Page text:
Royal Dutch Shell said Nigeria’s claims that the company owed billions in taxes could delay the development of Bonga Southwest deepwater oil field, a major oil field off the coast of the West African nation.
The West African country ordered several major foreign oil and gas companies to pay nearly $20 billion in taxes it says are owed to local states.
On the sidelines of the International Petroleum Week conference, Andy Brown, The Head of Shell’s upstream told Reuters that the company would likely dispute the charges. He said “it is something that has gone through the courts in Nigeria which relates to an original clause within the original PSCs (production sharing contracts). We will have to take it seriously but we think it has no merits”.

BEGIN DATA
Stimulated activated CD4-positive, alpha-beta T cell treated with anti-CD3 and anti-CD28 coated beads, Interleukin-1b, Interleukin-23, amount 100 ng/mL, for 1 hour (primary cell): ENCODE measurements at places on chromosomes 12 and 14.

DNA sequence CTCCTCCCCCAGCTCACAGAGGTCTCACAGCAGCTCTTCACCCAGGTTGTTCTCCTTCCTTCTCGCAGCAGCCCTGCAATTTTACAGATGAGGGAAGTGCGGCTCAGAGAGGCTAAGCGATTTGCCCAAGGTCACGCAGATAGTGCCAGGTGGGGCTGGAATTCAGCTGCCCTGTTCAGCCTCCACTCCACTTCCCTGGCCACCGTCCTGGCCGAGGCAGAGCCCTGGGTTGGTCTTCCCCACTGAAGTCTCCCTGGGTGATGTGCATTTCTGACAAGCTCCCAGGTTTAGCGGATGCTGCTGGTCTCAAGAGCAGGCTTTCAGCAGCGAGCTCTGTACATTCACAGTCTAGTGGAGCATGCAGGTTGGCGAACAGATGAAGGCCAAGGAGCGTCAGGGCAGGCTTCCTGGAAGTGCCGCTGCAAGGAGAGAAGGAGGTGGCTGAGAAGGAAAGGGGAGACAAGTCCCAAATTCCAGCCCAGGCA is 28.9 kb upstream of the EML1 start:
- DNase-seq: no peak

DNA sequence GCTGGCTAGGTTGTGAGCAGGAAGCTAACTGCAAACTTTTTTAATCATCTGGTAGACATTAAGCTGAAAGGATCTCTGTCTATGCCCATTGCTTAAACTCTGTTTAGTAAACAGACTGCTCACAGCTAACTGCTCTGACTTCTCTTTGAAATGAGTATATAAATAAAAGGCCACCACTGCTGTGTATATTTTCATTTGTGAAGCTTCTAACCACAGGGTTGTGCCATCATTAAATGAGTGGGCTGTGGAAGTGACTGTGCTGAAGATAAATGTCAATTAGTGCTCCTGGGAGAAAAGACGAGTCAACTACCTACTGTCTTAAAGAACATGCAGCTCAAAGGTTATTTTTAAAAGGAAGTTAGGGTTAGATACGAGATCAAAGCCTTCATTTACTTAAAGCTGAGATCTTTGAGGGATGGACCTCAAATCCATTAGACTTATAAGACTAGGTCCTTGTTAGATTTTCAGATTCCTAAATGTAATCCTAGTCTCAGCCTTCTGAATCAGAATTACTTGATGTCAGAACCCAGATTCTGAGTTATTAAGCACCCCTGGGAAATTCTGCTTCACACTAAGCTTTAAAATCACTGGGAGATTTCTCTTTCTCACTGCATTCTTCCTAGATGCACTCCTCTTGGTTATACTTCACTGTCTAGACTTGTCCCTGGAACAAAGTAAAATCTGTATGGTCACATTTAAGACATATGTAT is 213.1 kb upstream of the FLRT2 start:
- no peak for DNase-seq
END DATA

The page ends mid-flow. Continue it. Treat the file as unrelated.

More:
Brown revealed that the outstanding tax issue will delay the final investment decision (FID) on developing Shell’s Bonga Southwest deepwater oil field, one of Nigeria’s largest with production expected to reach 180,000 barrels per day. He said “we’ll need to resolve that before we ever FID the Bonga Southwest project”.
Brown noted that Shell has made progress with the government on some basic terms for operating the field but a decision on its development was now unlikely to be made in 2019. He added that “Bonga Shouthwest’s FID may slip into next year”.
Brown said Shell planned to move swiftly to develop the Whale discovery in the Gulf of Mexico, which it announced in January 2018. Shell holds a 60 percent stake in the field and Chevron has the remaining 40 percent. He said the field had the potential to be developed into a new production hub for Shell in the Gulf of Mexico.